Swallowing Disorders

Swallowing disorders, collectively known as dysphagia, are characterized by painful or difficult swallowing. Some people can’t swallow at all, while others have trouble with foods, liquids, or saliva. People with swallowing disorders often have trouble getting enough calories and fluids, putting them at risk for malnourishment.

It’s easy to take the act of swallowing for granted. Most of the time, it’s an automatic process, and requires no thought. Occasionally we’ll experience the sensation of food getting stuck in the throat or chest, or something will “go down the wrong pipe” when eating. But these are isolated events that occur as the result of eating too quickly or not chewing our food thoroughly. Otherwise, when we swallow, the muscles in our throat and esophagus contract, allowing food and liquids to move from the mouth to the stomach, where they are digested. This process can be interrupted by a blockage in the throat or esophagus, or when the muscles and nerves don’t work correctly. Food becomes lodged in the throat or esophagus, resulting in painful swallowing and symptoms that include choking, gagging, hoarseness, drooling, regurgitation, chest pain, and acid reflux.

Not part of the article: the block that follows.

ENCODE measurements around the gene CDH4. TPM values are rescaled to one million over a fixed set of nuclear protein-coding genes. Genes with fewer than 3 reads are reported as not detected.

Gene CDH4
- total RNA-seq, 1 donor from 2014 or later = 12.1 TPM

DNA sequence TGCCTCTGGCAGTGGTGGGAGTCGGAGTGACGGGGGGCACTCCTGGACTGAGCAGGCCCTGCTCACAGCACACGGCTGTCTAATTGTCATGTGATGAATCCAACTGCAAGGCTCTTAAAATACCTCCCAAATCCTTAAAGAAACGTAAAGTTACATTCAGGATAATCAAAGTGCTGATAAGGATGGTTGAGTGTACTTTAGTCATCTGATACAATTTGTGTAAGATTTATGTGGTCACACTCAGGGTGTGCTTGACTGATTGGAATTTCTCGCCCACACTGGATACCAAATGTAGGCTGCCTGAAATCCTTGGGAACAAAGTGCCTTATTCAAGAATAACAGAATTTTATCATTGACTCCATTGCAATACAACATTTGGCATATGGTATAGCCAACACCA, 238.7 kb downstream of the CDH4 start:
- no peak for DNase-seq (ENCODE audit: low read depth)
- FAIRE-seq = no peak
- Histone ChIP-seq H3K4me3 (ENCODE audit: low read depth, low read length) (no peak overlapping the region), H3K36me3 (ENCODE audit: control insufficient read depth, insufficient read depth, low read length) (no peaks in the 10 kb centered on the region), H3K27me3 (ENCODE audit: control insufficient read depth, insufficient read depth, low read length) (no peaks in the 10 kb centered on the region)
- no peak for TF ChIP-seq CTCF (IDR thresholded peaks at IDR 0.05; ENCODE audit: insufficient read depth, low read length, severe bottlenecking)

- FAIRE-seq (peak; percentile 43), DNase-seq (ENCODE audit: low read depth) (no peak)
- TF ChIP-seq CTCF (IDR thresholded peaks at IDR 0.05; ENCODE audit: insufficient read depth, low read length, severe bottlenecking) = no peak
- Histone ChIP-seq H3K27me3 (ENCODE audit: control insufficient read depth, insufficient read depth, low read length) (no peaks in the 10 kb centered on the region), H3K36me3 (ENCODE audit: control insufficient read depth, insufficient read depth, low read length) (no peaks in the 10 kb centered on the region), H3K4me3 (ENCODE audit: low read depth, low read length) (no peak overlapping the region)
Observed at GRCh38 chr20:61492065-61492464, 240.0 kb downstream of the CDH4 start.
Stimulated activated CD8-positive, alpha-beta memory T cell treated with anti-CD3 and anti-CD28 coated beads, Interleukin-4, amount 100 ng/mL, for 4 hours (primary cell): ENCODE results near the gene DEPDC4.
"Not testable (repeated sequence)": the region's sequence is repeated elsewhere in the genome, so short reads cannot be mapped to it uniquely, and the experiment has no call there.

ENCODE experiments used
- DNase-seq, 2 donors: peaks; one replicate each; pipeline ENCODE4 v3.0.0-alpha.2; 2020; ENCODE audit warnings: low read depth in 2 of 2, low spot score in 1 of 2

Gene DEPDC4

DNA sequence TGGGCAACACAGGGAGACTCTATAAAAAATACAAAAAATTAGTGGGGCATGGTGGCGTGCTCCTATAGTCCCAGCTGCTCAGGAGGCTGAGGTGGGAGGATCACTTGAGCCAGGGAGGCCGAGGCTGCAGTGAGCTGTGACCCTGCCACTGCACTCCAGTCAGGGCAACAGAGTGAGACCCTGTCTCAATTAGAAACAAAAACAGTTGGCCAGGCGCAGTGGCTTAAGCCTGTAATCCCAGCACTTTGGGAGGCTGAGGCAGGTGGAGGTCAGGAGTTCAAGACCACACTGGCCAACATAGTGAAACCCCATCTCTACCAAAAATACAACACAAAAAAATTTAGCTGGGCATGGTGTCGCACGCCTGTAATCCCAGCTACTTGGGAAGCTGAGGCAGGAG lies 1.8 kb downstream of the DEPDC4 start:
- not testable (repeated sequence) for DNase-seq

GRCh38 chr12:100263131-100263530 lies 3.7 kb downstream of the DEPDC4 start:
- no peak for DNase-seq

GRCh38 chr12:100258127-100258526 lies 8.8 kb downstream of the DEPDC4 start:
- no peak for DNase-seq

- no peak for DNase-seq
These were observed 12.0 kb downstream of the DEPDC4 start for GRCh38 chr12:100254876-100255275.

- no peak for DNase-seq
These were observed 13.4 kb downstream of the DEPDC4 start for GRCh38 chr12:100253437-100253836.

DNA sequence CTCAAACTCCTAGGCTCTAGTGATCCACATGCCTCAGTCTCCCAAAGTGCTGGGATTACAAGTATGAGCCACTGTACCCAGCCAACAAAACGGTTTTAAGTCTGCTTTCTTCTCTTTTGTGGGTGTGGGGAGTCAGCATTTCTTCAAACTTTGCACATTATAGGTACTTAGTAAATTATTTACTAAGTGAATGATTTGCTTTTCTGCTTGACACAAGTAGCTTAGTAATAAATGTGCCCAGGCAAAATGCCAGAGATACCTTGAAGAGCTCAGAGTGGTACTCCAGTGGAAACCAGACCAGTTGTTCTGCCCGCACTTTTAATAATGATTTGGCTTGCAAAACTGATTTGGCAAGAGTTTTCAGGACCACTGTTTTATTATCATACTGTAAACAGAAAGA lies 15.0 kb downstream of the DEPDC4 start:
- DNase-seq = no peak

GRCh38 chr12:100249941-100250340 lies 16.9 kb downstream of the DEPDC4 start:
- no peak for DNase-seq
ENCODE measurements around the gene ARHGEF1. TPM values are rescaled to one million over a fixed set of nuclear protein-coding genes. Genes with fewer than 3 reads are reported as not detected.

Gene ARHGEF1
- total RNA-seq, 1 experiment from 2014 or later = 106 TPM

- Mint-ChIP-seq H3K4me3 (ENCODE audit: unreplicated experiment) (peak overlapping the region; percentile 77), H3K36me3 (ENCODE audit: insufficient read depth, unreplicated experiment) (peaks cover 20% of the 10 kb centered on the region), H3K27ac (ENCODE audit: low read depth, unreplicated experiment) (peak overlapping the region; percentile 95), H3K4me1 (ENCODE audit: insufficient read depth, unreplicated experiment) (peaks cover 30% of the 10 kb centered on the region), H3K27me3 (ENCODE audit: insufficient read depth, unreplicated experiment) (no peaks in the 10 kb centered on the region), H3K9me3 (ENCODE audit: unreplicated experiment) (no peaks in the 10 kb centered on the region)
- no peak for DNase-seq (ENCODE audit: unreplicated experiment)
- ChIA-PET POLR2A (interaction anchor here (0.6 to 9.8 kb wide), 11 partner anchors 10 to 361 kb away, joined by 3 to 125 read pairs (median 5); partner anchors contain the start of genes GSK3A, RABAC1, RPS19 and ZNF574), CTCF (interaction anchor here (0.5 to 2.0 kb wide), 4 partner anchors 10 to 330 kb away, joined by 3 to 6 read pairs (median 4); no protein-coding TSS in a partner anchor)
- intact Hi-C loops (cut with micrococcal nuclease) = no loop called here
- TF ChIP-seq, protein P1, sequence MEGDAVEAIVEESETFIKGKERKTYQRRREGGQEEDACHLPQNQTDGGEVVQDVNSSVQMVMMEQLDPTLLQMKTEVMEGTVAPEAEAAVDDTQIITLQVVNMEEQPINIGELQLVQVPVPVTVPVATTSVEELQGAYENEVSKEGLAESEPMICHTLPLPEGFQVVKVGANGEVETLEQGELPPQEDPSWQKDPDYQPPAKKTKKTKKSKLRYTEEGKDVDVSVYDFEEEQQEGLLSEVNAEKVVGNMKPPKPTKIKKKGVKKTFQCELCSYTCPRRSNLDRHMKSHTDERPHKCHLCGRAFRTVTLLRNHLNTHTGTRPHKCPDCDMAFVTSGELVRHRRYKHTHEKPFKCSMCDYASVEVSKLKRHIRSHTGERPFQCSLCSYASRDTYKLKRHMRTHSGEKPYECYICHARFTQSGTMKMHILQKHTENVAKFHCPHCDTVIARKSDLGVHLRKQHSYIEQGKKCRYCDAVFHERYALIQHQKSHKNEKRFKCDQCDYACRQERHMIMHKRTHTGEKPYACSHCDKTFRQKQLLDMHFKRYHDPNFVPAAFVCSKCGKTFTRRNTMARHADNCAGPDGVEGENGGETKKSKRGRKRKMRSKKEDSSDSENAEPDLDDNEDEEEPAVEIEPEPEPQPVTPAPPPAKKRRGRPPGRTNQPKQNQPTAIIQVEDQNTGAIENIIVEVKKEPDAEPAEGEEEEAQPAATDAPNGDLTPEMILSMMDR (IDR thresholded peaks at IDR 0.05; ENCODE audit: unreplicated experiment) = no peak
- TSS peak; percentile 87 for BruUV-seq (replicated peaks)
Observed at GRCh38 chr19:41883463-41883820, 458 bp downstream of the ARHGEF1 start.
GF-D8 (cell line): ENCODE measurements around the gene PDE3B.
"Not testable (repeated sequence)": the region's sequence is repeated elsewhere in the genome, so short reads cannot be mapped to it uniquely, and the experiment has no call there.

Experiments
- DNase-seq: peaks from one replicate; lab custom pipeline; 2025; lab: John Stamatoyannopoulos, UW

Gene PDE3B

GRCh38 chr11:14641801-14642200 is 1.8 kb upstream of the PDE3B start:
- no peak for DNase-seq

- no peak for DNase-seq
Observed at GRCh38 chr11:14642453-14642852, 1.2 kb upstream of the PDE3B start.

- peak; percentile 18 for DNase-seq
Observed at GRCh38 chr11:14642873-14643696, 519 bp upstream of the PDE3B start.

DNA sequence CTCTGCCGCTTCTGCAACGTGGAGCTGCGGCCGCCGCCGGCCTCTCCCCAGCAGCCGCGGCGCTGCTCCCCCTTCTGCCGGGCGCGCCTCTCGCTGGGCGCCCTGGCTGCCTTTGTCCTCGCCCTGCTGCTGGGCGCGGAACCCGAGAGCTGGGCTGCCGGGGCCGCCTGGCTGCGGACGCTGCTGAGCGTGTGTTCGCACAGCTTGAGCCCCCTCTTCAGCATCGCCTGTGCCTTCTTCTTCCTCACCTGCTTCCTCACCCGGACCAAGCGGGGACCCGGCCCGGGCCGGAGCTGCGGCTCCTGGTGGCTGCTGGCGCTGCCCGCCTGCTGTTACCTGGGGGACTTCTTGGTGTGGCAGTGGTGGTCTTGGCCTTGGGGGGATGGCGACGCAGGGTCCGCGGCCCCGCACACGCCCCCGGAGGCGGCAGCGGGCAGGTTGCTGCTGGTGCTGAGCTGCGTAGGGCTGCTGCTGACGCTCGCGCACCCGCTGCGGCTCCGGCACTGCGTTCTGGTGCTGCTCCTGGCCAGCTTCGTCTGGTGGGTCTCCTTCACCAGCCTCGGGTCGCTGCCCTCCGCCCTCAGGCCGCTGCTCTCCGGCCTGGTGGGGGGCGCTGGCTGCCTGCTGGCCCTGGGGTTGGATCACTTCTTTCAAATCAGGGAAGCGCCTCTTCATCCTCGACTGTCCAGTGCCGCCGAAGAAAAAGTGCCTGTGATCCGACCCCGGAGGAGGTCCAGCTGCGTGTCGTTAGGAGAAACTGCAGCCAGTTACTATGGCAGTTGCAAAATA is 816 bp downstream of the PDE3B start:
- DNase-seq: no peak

Causes & Treatment

Essentially, there are two types of swallowing disorders: esophageal dysphagia, the sensation of food getting stuck in the base of your throat or chest; and oropharyngeal dysphasia, difficulty moving food from your mouth to your throat and esophagus due to weakened nerves or throat muscles. Conditions associated with the former include achalasia, acid reflux (GERD), diffuse spasm, esophageal stricture, esophageal ring, eosinophilic esophagitis, foreign bodies, hiatal hernias, scleroderma, and tumors. The latter may be caused by cancer, neurological disorders or damage, and pharyngeal diverticula.

Your doctor can diagnose the cause of a swallowing disorder through a barium swallow study or fluoroscopy. X-rays, laryngoscopy, and other tests can help with the diagnosis. Treatment varies, depending on the cause, but could include medication, surgery, lifestyle changes, or swallowing exercises.